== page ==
Crozat Gears Up for Fight

By Sheila Loftus

Reprinted with permission from Hammer and Dolly magazine, February 2006.

At last, the California Department of Insurance has listened to collision repair shop owner Gene Crozat.

For months, Crozat has been writing to the Department of Insurance, complaining about GEICO steering work from his Santa Rosa, Calif., facility. Crozat reiterated his complaints in front of the California Senate's Banking, Finance and Insurance Committee on November 21, 2005 (January 2006).

Thanks to pressure from the committee's chair, Senator Jackie Speier, the Department of Insurance has ordered GEICO to appear at a hearing in March in which it will be asked to answer Crozat's numerous allegations.

In calling for the hearing, the Department of Insurance listed 12 cases in which motorists have complained about GEICO being unwilling to pay for repairs at the repair facilities they selected. In most cases, the motorists' preferred facility had a higher labor rate than GEICO was willing to pay. GEICO, however, wouldn't have been able to say what was a reasonable and customary labor rate in the area, the Department of Insurance said, because it either hadn't conducted a rate survey or hadn't filed it with the Department of Insurance.

The case of Scott Sheldon is typical. In December 2004, Sheldon filed a first-party claim with GEICO for damage to his vehicle. The labor rate at the shop Sheldon had selected was $86 an hour; GEICO was only willing to pay $75 an hour, based on "the belief that the shop's rate exceed[ed] the generally accepted labor rates for the area."

GEICO, however, "had not conducted a labor rate survey to determine the prevailing labor rate in the area, nor provided any other evidence or support that its adjustment of the repair facility's estimate was reasonable," said the Department's charging document.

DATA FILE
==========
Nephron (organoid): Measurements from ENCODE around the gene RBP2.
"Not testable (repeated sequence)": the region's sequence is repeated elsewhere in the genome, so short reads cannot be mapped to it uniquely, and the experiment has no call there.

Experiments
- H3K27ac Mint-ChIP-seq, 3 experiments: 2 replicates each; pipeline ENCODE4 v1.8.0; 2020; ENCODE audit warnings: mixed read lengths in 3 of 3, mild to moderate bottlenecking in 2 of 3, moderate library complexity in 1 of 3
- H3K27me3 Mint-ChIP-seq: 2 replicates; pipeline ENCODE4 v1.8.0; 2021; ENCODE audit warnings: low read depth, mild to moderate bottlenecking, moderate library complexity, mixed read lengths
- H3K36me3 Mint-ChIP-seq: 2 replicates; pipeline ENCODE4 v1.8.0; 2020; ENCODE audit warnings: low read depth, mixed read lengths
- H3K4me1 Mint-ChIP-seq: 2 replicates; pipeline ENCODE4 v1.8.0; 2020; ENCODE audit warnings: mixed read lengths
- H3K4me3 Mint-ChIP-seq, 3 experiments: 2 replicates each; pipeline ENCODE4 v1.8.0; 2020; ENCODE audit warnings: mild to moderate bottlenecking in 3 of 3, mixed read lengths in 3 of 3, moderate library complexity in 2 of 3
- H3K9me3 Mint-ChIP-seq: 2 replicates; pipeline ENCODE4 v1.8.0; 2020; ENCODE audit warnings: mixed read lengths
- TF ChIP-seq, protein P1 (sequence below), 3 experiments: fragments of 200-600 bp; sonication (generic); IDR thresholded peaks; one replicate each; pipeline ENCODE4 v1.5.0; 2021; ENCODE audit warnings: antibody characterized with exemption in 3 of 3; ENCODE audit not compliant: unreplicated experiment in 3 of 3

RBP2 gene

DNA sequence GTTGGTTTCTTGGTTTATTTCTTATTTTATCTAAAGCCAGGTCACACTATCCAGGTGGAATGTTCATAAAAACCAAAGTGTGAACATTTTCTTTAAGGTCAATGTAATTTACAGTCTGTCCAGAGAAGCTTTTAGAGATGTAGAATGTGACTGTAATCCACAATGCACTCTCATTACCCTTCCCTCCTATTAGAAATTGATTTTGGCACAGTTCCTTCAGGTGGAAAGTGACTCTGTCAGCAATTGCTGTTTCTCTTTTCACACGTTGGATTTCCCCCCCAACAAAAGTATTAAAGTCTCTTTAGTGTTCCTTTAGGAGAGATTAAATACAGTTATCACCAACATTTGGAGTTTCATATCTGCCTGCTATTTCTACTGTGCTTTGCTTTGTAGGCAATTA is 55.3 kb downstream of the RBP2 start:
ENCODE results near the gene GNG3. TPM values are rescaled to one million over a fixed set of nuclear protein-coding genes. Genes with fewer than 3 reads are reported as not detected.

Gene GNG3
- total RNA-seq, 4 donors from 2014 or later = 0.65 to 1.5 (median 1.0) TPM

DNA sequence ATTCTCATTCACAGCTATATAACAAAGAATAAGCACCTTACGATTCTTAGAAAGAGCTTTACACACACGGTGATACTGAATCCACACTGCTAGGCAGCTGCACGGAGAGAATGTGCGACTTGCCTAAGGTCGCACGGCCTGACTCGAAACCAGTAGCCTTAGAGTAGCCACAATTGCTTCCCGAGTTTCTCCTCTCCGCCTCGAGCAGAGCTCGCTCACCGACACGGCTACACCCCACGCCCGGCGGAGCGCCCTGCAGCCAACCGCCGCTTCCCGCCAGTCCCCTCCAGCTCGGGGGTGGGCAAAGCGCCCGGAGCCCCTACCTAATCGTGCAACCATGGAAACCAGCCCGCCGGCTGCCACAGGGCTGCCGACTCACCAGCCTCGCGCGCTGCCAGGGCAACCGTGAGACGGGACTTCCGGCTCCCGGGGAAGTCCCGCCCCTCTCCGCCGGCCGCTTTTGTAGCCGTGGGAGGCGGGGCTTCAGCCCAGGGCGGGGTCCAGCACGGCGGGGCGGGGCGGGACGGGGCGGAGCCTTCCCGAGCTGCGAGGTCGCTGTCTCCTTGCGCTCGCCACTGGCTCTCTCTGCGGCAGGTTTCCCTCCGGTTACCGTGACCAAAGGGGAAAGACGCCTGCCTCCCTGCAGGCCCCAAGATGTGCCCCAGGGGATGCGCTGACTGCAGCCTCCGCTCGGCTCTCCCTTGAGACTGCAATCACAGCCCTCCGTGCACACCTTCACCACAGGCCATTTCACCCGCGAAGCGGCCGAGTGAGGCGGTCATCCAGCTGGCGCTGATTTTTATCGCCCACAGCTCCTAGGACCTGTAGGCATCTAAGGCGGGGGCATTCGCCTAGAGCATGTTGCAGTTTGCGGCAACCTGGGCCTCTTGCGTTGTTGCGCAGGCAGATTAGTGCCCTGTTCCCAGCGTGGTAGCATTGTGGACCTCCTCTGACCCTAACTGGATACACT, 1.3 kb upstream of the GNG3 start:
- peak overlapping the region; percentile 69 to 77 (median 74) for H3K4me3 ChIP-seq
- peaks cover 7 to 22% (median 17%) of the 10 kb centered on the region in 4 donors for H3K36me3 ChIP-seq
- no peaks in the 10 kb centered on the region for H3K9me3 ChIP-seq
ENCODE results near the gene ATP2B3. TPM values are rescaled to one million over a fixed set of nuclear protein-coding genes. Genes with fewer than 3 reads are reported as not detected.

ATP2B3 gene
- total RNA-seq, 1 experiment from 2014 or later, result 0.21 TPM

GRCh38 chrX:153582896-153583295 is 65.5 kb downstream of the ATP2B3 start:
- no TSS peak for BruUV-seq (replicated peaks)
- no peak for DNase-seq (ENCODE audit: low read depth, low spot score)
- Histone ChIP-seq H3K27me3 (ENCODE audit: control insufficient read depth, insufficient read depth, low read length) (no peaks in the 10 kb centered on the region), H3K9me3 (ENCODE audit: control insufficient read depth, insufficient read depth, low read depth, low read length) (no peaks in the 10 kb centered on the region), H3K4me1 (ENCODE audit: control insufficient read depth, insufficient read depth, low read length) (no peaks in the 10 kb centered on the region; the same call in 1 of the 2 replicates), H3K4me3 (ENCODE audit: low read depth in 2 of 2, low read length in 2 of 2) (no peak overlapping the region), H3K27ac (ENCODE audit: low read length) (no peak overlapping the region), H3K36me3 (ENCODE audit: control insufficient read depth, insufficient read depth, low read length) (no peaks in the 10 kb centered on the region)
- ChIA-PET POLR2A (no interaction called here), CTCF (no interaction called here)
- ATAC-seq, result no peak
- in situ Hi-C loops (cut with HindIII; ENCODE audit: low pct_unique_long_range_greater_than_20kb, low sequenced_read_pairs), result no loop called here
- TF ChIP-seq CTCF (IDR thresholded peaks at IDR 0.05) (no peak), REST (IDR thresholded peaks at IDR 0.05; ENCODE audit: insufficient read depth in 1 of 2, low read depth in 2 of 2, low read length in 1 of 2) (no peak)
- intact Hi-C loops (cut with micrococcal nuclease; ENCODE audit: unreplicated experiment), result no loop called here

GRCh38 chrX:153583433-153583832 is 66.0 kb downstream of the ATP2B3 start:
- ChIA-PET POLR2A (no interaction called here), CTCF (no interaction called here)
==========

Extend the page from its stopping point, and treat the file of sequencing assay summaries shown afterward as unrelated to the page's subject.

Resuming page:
In his testimony in front of the Senate committee, Crozat said some insurers use the threat of a shop's "high" labor rate as a form of steering. By telling consumers they won't pay it and that they, the consumers, will have to make up the difference, consumers feel compelled to take their vehicle elsewhere.

On 250 occasions, Crozat's customers have gone to small claims court to compel insurers to pay Crozat's labor rate, Crozat said. In only 16 of the cases have the customers lost. "An awful lot of judges have said 'The bill is fair and reasonable. The method of repair is fair and reasonable. You cannot fix labor rates,'" Crozat said.

During the hearing, Speier called Crozat a "hero."

For his part, Crozat said he is going to sue GEICO. "I'm going to take that lizard to court," he said. "I don't think he will have a tail when I get done with him."

Even Matthew Blake, who said that his collision repair facility has benefited from the work directed to it at Crozat's expense, testified in favor of a fair labor rate. Blake said that he is having a difficult time making money on what GEICO and other insurers are willing to pay for repairs.

Both Speier and John Garamendi, the California insurance commissioner, are running for California lieutenant governor. They had several tense exchanges at the hearing.

Reprinted with permission from Hammer and Dolly magazine, February 2006.

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